Best wishes,

Chris
User
Posted 06 Feb 2021 at 08:15

Hi Chris. I'm just not keen on EBRT and the possible side-effects of that treatment. It strikes me that the radiation goes through too many other bits of you as compared to Brachy.

Edited by member 06 Feb 2021 at 08:22  | Reason: Spelling

User
Posted 06 Feb 2021 at 09:04
I actually found it a pretty trouble-free treatment, Paul. If you do have any questions about what it's actually like, I, and I'm sure others too, will be happy to answer them. The radiation dose is "shaped" by lead baffles (you hear them shuffling around as the machine's head moves) so the area to which radiation is delivered is highly targeted.

Best wishes,

Chris
User
Posted 06 Feb 2021 at 09:45

Hi Paul,


Are there not temp and perm bracky? There's more than 2 options available to you.. 


Depends why the mini TURP ? Any RT will obviously have long term positive and negative effects.  As Chris and others allude to in many ways, nothing is certain. External RT is far more sophisticated nowadays.


See my profile, which includes my brother, he had spaceoar fitted.


All the very best


Gordon


 


 

User
Posted 06 Feb 2021 at 09:47

Hi Paul is it LDR or HDR Brachy you are thinking of? I am somewhat in agreement with you about EBRT going through too many other bits. I was T3 and had HDR and EBRT, the EBRT hopefully will have got any cancer which had escaped. As you are T2 that is less of a worry, so brachy alone may suffice.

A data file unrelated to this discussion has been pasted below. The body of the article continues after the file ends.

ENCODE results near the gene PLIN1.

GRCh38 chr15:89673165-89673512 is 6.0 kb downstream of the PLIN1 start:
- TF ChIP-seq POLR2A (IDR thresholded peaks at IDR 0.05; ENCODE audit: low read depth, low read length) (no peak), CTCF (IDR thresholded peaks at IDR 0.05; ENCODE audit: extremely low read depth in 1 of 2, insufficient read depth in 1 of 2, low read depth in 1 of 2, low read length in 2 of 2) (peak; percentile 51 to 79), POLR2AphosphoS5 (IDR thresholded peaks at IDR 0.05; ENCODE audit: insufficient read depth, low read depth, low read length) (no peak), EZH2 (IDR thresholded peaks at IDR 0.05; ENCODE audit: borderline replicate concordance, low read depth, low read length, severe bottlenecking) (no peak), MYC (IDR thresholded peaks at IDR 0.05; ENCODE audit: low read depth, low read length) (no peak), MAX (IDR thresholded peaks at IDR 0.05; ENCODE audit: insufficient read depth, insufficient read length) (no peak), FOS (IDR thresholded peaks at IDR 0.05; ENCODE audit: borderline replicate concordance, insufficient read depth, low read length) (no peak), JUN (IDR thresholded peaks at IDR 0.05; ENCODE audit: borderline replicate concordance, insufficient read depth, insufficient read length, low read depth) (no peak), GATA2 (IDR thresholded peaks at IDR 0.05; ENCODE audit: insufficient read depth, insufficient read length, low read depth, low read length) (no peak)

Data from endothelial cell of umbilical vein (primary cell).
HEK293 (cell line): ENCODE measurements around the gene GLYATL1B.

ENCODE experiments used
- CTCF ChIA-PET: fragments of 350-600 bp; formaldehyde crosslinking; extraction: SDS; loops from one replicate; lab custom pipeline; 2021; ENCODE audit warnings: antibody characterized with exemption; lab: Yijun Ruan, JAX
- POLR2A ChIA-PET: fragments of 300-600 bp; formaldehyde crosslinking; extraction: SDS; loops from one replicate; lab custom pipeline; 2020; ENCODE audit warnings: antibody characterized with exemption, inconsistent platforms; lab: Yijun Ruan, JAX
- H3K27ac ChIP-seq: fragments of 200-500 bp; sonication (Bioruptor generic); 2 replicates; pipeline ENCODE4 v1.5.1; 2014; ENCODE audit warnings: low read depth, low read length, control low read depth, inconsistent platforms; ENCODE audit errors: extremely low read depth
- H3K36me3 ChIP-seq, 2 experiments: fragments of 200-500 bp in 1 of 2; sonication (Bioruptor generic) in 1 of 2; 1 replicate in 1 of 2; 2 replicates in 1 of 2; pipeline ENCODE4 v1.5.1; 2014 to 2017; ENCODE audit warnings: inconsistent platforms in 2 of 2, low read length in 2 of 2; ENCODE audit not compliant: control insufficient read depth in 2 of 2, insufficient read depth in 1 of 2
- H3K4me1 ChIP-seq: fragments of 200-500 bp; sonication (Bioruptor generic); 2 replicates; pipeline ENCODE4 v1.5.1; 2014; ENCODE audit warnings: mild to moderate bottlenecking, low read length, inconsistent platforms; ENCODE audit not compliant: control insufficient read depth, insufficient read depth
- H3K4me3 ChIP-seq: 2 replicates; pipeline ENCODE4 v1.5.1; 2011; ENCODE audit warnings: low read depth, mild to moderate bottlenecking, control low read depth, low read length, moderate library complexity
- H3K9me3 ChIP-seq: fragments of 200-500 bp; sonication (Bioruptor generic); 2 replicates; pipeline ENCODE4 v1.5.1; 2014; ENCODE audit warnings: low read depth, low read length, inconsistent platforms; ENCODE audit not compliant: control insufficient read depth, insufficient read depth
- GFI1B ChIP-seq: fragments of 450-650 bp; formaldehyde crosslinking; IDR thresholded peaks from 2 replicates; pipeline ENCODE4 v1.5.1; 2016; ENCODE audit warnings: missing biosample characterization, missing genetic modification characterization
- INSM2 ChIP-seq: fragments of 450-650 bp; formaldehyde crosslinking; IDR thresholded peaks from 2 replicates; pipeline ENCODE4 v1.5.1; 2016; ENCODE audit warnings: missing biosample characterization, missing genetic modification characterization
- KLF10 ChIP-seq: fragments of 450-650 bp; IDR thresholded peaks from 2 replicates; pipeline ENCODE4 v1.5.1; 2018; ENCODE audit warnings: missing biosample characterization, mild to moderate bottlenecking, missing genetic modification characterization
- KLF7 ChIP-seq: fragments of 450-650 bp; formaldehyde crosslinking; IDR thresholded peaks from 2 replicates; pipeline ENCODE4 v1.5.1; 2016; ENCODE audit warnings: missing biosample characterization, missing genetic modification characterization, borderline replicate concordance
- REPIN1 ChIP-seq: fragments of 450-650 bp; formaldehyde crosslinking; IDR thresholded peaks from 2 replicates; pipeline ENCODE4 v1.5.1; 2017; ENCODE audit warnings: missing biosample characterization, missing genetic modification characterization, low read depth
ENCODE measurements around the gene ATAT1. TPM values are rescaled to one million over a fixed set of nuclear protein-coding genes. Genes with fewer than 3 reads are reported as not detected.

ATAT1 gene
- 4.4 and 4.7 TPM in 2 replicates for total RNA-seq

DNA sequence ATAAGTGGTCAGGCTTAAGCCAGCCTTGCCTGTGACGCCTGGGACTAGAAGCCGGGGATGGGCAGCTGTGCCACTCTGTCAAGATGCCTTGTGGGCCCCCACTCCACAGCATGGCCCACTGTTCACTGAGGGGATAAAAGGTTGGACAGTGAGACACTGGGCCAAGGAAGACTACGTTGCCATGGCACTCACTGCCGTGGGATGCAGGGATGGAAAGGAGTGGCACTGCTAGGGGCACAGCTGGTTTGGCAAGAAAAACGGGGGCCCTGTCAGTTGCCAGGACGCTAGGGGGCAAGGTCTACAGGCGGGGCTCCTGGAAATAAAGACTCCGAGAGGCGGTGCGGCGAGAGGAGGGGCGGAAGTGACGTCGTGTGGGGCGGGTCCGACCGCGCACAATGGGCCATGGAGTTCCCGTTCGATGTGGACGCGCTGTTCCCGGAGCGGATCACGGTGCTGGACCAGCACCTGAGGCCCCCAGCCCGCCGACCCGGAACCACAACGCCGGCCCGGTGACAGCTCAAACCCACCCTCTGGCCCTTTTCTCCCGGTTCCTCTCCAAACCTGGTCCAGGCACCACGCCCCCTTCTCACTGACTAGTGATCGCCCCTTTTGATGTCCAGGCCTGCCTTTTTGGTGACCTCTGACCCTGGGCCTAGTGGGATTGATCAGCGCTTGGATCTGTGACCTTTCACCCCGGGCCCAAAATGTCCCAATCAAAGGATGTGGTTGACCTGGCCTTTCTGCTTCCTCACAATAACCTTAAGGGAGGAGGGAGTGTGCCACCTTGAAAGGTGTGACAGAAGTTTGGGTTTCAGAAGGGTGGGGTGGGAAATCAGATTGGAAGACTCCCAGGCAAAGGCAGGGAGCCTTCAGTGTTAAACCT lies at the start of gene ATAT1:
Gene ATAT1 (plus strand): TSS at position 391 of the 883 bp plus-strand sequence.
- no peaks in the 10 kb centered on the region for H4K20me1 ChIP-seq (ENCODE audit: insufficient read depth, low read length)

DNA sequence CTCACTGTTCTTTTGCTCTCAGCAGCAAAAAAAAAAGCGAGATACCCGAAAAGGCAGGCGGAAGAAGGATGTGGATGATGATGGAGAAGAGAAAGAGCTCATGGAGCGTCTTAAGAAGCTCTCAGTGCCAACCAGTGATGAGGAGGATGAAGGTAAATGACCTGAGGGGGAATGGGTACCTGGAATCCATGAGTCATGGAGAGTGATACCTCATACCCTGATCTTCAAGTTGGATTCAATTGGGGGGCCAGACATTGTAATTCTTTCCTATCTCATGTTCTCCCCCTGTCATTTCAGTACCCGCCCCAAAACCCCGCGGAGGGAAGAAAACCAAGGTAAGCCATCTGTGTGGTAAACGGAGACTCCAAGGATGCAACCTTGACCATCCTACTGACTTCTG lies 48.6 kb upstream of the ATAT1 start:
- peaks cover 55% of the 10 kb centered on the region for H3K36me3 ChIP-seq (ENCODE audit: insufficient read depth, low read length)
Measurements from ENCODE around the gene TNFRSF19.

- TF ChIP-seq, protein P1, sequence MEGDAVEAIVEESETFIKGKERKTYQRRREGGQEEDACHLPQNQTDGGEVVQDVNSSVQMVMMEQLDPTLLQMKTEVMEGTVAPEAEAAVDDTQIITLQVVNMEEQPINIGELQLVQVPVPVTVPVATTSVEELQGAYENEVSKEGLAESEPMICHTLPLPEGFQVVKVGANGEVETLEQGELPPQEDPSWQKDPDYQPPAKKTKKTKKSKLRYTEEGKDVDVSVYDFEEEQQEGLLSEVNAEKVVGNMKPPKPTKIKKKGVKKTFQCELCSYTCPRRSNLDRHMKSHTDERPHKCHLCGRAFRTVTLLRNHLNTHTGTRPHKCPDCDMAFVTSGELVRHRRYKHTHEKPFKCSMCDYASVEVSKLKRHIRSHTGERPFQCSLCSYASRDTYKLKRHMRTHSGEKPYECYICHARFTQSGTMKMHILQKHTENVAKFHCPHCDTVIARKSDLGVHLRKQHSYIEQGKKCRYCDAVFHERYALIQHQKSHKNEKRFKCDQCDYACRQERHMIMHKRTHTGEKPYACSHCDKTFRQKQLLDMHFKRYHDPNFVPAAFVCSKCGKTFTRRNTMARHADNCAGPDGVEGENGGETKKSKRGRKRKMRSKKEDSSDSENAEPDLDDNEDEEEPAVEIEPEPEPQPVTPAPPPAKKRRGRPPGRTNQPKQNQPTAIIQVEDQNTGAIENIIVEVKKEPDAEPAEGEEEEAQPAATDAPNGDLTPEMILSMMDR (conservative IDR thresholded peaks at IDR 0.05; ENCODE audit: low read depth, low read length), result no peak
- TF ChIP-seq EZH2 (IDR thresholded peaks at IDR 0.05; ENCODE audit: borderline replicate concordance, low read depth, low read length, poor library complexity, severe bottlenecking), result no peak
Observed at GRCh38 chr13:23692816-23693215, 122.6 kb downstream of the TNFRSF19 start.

Dave

User
Posted 06 Feb 2021 at 12:49

Hi Paul,


I was diagnosed in 2016 at 70 with PSA 2.19 Gleason 3+4=7 and 5 cores out of 20 positive.I had the choice of robotic surgery but asked at the meeting to speak to a Brachytherapy specialist that was in the hospital the same day.


I think you need to look at all the options and also possible side affects.I checked out this site and found a friendly bunch with a lot of experiences some good and some not so good but all willing to help out but you must also remember that there are no Guarantees with any of the procedures.


I took the Brachytherapy route as it seemed the best option for me with maybe less side affects and four years on i am still happy with the results.If you click on my Avatar you can see my journey so far.My PSA is down to 0.08 in December 2020 and my Specialist signed me off in January 2021 with yearly blood tests


Good luck John.

User
Posted 06 Feb 2021 at 18:47
Radiotherapy doesn't really go through many other bits unless the diagnosis indicates that other bits need it - that's the point of modern IMRT or IGRT.
"Life can only be understood backwards; but it must be lived forwards." Soren Kierkegaard
User
Posted 06 Feb 2021 at 20:31

As I posted elsewhere on this site. When I was diagnosed at the age of 70 in 2015 I chose surgery and was operated on by the Da Vinci Robot. I have not regretted it.  Its now 2021 and I'm fine, no medication ever and I carry on with my 2020 hobby, off-road running. I'm hoping soon that I can go hiking/camping again, its either going to be the Pennine Way (again!) or if I'm allowed the GR5 hiking route in France.